Dews v National Coal Board: HL 1988

The plaintiff miner sought damages for an injury suffered at work.
Held: An employee who had been injured at work could not recover unpaid pension contributions, which had no effect on his pension entitlement, as part of his loss of pay while absent from work as a result of his injury. A tortfeasor cannot obtain a reduction in damages otherwise payable to a claimant in respect of earnings on the basis that the injury has prevented the claimant from spending some of those earnings in the way that ordinarily he would have done. ‘Where a plaintiff is injured and as a result is paid no wages his immediate real loss is that part of his net earnings that were available for current expenditure. In respect of this part of his earnings the object of which is to provide income available for current expenditure the tortfeasor is, subject to sums necessarily spent to earn the income, entitled to no credit for expenditure saved as a result of the injury; the principle that it is no concern of the tortfeasor how the plaintiff chooses to spend his income applies.’ As to deducting travelling expenses from the lost wages, ‘Where ever a man lives he is likely to incur some travelling expenses to work which will be saved during his period of incapacity, and they are strictly expenses necessarily incurred for the purpose of earning his living. It would, however, be intolerable in every personal injury action to have an inquiry into travelling expenses to determine that part necessarily attributable to earning the wage and that part attributable to a chosen life-style. I know of no case in which travelling expenses to work have been deducted from a weekly wage, and although the point does not fall for decision, I do not encourage any insurer or employer to seek to do so. I can, however, envisage a case where travelling expenses loom as so large an element in the damage that further consideration of the question would be justified as, for example, in the case of a wealthy man who commuted daily by helicopter from the Channel Islands to London. I have only touched on the question of travelling expenses to show that in the field of damages for personal injury, principles must sometimes yield to common sense.’ Parry v. Cleaver established the circumstances in which a disability pension is to be disregarded in calculating damages: ‘It is to be observed that whereas the disability pension is not to be taken into account until the date of his normal retirement from the police it is thereafter to be taken into account in that it is subsumed in the general retirement pension.’


Lord Griffiths


[1988] AC 1


England and Wales


CitedParry v Cleaver HL 5-Feb-1969
PI Damages not Reduced for Own Pension
The plaintiff policeman was disabled by the negligence of the defendant and received a disablement pension. Part had been contributed by himself and part by his employer.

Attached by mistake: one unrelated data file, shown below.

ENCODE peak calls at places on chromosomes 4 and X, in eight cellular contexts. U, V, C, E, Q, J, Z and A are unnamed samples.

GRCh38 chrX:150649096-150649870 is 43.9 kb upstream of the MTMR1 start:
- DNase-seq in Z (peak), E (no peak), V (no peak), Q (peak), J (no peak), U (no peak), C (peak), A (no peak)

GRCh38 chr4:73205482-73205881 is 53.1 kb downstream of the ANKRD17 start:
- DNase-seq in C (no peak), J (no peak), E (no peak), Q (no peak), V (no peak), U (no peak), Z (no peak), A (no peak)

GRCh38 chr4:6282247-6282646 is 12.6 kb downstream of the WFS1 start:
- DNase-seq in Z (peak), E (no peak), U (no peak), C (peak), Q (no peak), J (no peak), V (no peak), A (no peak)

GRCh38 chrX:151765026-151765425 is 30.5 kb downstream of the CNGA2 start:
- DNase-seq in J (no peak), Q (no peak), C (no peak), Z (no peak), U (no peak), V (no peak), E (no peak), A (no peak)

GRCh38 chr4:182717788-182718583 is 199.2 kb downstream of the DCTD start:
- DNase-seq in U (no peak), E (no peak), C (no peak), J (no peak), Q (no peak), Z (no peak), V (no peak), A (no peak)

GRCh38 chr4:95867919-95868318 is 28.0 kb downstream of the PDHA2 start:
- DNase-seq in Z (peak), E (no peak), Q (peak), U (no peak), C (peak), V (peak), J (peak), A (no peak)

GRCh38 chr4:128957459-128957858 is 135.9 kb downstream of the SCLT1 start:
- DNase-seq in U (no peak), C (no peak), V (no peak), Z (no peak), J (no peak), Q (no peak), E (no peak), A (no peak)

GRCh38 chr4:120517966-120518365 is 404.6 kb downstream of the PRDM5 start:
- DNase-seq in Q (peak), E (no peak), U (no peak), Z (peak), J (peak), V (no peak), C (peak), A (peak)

Held: The plaintiff’s appeal succeeded. Damages for personal injury were . .

Cited by:

CitedIndependent Assessor v O’Brien, Hickey, Hickey CA 29-Jul-2004
The claimants had been imprisoned for many years before their convictions were quashed. They claimed compensation under the Act. The assessor said that there should be deducted from the award the living expenses they would have incurred if they had . .
CitedLim Poh Choo v Camden and Islington Area Health Authority HL 21-Jun-1979
The plaintiff was catastrophically injured. Her life expectation was not affected, but she would never be able to work at her expected profession as a doctor, and was entitled to recover for loss of earnings. The defendant said that there was in . .
CitedEagle (By Her Litigation Friend) v Chambers CA 29-Jul-2004
The claimant had been severely injured, and a substantial damages award made. Cross appeals were heard as to the several elements awarded. The claimant sought as part of her award of damages for personal injuries the fees she would have to pay to . .
CitedLongden v British Coal Corporation HL 13-Mar-1997
The plaintiff was injured whilst at work in one of the defendant’s collieries. The House considered the deductibility from damages awarded for personal injury of a collateral benefit.
Held: The issue of deductibility where the claim is for . .
CitedLongden v British Coal Corporation CA 1995
The plaintiff sought damages after being injured at work. The defendant sought to set off against the damages to be awarded sums received by way of a collateral benefit.
Held: Roch LJ said: if the plaintiff were not permitted to recover the . .
CitedO’Brien and others v Independent Assessor HL 14-Mar-2007
The claimants had been wrongly imprisoned for a murder they did not commit. The assessor had deducted from their compensation a sum to represent the living costs they would have incurred if living freely. They also appealed differences from a . .
Lists of cited by and citing cases may be incomplete.


Updated: 30 April 2022; Ref: scu.199754